But the Islamic Republic doesn't have any use for rebels, particularly female ones. She was persecuted by the local mullahs, given a hundred lashes and a short prison sentence. At one point in her ordeal she was raped, which, under sharia law, constitutes adultery. She was put on trial, and after defying her judges by tearing off her headscarf before them, was found guilty of 'crimes against chastity', and sentenced, and hanged. She was sixteen years old.

(The man who — literally and figuratively — put the noose around her neck was 'Judge' Haji Rezai. We need to save that name, for better days.)

Majd, I'm sure, doesn't know that story. But he ought to. So that he doesn't, in the future, make the same mistake of thinking that charm, politeness, modesty, and the total recall of seating arrangements for years on end somehow excuses a man of the crime of representing a regime that murders sixteen—year—old girls.

Majd is not alone here. A softball question from CNN's Anderson Cooper concerning Iran's campaign 'against the Afghan opium trade' surprises even him. (Cooper, of course, would last about five minutes in Tehran before somebody pushed a wall over on him.)

This is not an individual failure, it's a failure of the legacy media as a whole. It's unlikely that the media will be able to fully sanitize Ahmadinejad — he is, in the end, too repellent a figure. In truth, they never have succeeded. (With the exception of Castro, for reasons mysterious to me.)

But the mainstreaming process causes damage in and of itself, in unnecessarily blurring the picture, and confusing the naive, the foolish, and the idealistic. The major truth of a criminal is that he's a criminal, the major truth of murderer is that he's a murderer, the major truth of a tyrant is that he's a tyrant. Present these people clearly, as they are, and we'll figure out the rest.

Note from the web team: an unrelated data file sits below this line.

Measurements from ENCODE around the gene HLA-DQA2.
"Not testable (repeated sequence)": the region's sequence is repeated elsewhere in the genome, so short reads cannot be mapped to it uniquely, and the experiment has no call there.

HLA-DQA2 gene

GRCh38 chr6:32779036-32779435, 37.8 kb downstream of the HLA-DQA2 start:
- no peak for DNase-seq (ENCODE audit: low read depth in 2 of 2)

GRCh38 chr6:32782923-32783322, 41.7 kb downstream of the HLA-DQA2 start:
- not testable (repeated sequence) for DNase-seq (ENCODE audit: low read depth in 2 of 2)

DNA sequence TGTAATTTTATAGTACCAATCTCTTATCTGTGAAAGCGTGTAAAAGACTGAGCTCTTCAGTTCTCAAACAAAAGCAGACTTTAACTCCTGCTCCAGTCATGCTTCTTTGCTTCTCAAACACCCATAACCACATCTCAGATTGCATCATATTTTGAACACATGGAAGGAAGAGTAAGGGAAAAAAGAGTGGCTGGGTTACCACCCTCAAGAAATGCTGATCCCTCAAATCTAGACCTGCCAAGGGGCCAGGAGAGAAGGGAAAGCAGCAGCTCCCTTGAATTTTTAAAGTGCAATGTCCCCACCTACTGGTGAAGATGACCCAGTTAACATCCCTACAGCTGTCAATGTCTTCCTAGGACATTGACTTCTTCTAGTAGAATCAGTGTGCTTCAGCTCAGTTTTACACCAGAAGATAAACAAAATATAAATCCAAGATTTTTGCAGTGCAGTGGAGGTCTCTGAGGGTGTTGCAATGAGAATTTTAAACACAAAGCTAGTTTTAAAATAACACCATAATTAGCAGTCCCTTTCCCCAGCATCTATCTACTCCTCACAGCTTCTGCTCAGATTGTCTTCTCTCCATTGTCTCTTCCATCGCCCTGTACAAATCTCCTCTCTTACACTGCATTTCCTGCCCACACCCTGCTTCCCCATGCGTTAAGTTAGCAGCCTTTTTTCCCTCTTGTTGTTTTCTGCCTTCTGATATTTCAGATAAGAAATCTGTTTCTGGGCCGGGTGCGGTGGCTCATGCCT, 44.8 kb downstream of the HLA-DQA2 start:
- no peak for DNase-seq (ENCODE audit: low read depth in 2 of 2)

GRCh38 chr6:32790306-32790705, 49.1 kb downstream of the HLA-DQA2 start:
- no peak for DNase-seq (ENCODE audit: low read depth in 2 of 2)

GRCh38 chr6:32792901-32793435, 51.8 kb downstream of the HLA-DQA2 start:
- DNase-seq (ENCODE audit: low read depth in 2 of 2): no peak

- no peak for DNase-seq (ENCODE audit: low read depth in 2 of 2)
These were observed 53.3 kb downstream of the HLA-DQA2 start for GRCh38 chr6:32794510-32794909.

J.R. Dunn is a frequent contributor to American Thinker.

An interesting example of a phenomenon that might be called 'mainstreaming' turned up in the New York  Observer's October 2nd edition. That weekly newpaper, while not of enormous circulation, is a trend— and tone—setter among the smart set of media—saturated Manhattan denizens. By the lights of one of its contributors, Mahmoud Ahmadinejad's not such a bad fellow, after all.

Mainstreaming occurs when a when a dictator, a terrorist leader, an ideologue or some other form of international outlaw previously notable for ugly behavior, threatening rhetoric, and defiance of international norms is given the celebrity treatment by some outlet of the legacy media. Close examination by perceptive reporters reveals a previously unsuspected three—dimensional figure beneath the vicious exterior.

He listens to opera! (Mussolini)

He likes Western scotch and Glenn Miller! (Yuri Andropov)

He drinks bloody marys and enjoys Italian subs! (Castro)

It seems that it's Mahmoud Ahmadinejad's turn to go through this process, at the hands of his erstwhile translator, Hooman Majd. In 'Mahmoud and Me'    Majd deals with his week spent translating for Ahmadinejad during his recent UN visit. Majd, whose father was an ambassador for the Shah and who evidently grew up in the U.S., was selected thanks to his status as a 'trustworthy Iranian.'  It shows. The piece is one long exercise in mainstreaming with scarcely a break from the first page to the last.

Ahmadinejad, it seems, is just a regular guy. He owns only three suits, but in fact, prefers a windbreaker. (Though I'm not at all certain that this accurately describes the Tito/Mao—type gear that Ahmadinejad is usually seen wearing.) He thanks Majd 'rather graciously' for translating his speech. 'I heard from everyone you sounded great.'

He expresses an interest in meeting another well—known regular guy, Michael Moore, but has to do without. He receives no less than two standing ovations, the first at a conference with a group of Iranian—American 'academics, physicians and businessmen' who are 'largely observant Muslims as well as supporters of the Islamic Republic' (I sure hope they were being profiled).The second comes at a dinner for '500 loyal Iranians' held in a grand ballroom of the Hilton.